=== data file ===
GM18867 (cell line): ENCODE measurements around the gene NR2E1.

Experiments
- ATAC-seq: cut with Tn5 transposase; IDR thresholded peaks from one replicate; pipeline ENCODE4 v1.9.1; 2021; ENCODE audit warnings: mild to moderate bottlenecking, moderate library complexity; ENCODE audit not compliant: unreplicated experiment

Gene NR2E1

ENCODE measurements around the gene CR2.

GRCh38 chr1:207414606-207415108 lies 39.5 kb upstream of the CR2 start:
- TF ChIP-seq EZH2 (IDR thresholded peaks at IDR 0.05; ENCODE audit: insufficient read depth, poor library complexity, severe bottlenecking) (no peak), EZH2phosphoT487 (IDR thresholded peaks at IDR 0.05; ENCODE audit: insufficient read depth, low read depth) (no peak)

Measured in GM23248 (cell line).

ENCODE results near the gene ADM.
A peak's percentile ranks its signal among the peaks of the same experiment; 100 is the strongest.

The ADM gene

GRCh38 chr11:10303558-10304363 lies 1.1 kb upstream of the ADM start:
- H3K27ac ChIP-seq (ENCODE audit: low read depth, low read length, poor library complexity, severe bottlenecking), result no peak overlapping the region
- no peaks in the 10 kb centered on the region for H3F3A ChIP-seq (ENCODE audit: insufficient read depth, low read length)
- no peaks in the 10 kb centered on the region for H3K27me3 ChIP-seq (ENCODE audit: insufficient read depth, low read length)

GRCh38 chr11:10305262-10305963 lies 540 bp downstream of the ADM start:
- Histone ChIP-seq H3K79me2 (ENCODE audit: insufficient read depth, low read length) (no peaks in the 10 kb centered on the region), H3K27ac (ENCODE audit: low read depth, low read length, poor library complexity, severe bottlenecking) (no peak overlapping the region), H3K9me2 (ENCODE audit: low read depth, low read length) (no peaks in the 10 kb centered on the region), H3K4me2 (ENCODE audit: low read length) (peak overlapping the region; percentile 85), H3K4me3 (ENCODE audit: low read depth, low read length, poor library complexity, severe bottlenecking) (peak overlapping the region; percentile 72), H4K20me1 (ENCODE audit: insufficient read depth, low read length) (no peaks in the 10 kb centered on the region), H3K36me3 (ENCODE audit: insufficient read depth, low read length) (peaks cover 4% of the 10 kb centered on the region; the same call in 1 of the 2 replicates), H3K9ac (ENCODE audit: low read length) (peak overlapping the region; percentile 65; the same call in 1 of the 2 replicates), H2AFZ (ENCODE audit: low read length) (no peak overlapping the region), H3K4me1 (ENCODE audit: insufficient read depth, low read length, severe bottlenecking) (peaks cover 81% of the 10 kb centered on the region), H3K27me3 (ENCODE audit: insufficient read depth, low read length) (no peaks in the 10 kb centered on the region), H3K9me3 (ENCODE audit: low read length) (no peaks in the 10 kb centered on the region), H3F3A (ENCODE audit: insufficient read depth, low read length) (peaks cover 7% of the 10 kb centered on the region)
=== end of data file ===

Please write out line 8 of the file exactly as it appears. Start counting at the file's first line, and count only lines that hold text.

Measured in GM23248 (cell line).